Think I’m exaggerating?  Let’s go to one of my favorite resources: The Merriam Webster Dictionary!

awe: an emotion variously combining dread, veneration, and wonder that is inspired by authority or by the sacred or sublime.

The Merriam Webster Dictionary

So it turns out that “awe” is a pretty complex and high context word too, and it’s a really accurate translation of yirah (יראה).

Awe is an invitation to seek, delivered directly to the heart.

(Alan Morinis)

Mussar separates pure yirah (יראה), awe that induces a sense of wonder/amazement so overwhelming that we are a bit afraid, from fear of Divine punishment.  And it also teaches that it’s not so much about getting zapped by a Divine lightning bolt, but rather fear of not living up to our spiritual potential.  Even more important that awe of the Divine is considered to be a lesser and faulty reason for spiritual (or other) behavior.

“Whoever is unaware how exalted and praiseworthy is God, avoiding sin only out of fear of earthly or heavenly punishment, will seek ways to be legitimately exempt, without punishment, from mitzvah observance.”

(Chofetz Chayim, as found in Every Day Holy Day by Alan Morinis)

Being in a state of yirah (יראה) is not comfortable. If you have ever experienced true yirah (יראה) awe, you know it. It’s consciousness expanding, and the ultimate bechirah (בחירה) moment or choice point.  When you experience yirah (יראה) awe – you either have to dive in or hide/turn and run. Some of the hardest moments of my life have been because of a moment of yirah (יראה), but when I have accepted the spiritual leveling-up opportunity it is truly life changing.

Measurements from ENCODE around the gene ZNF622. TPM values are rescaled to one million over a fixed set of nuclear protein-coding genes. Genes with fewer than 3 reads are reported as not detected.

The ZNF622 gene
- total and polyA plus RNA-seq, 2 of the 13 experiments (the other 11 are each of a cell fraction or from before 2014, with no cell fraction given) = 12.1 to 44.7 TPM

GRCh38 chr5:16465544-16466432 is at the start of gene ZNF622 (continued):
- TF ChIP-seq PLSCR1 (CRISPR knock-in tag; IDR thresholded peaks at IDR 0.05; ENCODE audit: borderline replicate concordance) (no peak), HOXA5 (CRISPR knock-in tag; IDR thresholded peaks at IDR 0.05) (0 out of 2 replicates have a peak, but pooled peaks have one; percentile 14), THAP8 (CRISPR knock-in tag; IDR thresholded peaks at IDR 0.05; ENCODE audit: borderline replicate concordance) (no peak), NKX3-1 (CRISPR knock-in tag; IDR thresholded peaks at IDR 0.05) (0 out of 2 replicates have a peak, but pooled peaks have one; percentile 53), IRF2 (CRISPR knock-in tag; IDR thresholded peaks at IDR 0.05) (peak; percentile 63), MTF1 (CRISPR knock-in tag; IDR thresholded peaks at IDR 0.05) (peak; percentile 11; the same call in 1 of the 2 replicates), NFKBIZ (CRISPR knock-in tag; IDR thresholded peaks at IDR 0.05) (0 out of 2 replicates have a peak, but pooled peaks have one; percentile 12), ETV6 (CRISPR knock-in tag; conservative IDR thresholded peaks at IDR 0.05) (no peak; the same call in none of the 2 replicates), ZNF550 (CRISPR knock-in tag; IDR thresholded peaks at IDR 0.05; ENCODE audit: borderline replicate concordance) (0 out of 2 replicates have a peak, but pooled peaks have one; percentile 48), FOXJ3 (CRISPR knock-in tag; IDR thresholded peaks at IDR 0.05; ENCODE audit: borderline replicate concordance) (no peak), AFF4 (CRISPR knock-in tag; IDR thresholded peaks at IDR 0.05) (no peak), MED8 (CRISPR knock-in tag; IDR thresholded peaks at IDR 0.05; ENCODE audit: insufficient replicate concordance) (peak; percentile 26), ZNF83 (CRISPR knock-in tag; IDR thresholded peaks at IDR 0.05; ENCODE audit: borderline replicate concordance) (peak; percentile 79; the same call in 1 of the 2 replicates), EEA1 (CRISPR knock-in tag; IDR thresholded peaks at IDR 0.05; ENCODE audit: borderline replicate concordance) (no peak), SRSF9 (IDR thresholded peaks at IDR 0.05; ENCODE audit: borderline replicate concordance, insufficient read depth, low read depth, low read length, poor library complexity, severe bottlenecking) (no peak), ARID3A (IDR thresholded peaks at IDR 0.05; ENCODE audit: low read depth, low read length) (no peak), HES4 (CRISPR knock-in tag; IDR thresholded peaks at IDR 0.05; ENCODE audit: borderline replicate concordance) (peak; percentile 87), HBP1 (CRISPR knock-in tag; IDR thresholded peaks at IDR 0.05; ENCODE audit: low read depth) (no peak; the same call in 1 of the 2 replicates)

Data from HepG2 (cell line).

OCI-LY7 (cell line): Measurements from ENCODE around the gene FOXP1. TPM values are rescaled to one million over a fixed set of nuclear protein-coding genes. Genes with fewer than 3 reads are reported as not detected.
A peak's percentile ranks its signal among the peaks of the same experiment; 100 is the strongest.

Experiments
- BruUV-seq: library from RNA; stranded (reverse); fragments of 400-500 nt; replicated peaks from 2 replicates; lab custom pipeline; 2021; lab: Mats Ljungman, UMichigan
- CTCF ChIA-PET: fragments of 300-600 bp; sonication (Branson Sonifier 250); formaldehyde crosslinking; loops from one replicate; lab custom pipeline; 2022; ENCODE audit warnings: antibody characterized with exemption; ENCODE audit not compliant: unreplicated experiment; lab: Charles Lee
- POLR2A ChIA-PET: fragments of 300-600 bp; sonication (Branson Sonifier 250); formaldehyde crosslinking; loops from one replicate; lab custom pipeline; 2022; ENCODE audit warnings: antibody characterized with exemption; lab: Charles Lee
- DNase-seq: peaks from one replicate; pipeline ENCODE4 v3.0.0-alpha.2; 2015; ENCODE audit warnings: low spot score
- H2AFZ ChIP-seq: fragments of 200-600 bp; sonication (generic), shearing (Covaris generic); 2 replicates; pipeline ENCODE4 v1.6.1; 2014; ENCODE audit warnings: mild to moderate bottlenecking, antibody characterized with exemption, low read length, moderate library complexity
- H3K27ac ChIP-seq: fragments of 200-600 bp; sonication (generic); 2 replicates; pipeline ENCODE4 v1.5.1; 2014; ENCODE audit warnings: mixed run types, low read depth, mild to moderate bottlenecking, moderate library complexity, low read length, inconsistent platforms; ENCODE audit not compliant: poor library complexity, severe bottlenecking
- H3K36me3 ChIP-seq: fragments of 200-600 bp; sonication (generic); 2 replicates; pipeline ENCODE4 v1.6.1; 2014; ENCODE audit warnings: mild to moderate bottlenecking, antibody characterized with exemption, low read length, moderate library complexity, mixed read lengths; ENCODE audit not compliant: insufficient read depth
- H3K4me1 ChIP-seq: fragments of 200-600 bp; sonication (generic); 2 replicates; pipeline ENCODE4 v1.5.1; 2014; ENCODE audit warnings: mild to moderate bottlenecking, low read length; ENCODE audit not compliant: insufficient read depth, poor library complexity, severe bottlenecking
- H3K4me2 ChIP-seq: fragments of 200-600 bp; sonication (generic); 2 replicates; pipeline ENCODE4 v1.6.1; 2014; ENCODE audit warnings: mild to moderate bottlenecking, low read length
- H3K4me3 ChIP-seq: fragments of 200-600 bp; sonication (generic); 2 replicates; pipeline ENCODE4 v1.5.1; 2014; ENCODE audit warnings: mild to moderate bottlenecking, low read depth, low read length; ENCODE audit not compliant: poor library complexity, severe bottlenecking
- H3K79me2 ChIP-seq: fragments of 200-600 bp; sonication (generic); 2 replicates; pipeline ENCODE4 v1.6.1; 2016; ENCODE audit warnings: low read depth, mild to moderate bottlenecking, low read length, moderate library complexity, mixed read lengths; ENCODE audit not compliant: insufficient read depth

Many fear this aspect of the Ultimate, after all, we have no proof for what happens once our eyes close for the final time. We have to lean into this Mystery, and it can never quite be expressed in words. How can we communicate through and with this Mystery? There are many rituals and ways, [would Ancestral connection practices fit here?] and they tend to contain a sense that in the end these things cannot be written or dictated, but only experienced. The experience is one full of true yirah, so profound and deep and intense that we shy away but at the same time draw near. No words are adequate, no later recollection can capture the intensity of that moment when time and space collapse and you are in the presence of the Ultimate Mystery. This is terrifying, not because the Ultimate is a stern judge full of wrath and hate, but because Life and Death are so much bigger than language can every convey. This awe, this yirah, accompanies every baby’s emergence from the womb, and it closes every eye in the moment of death.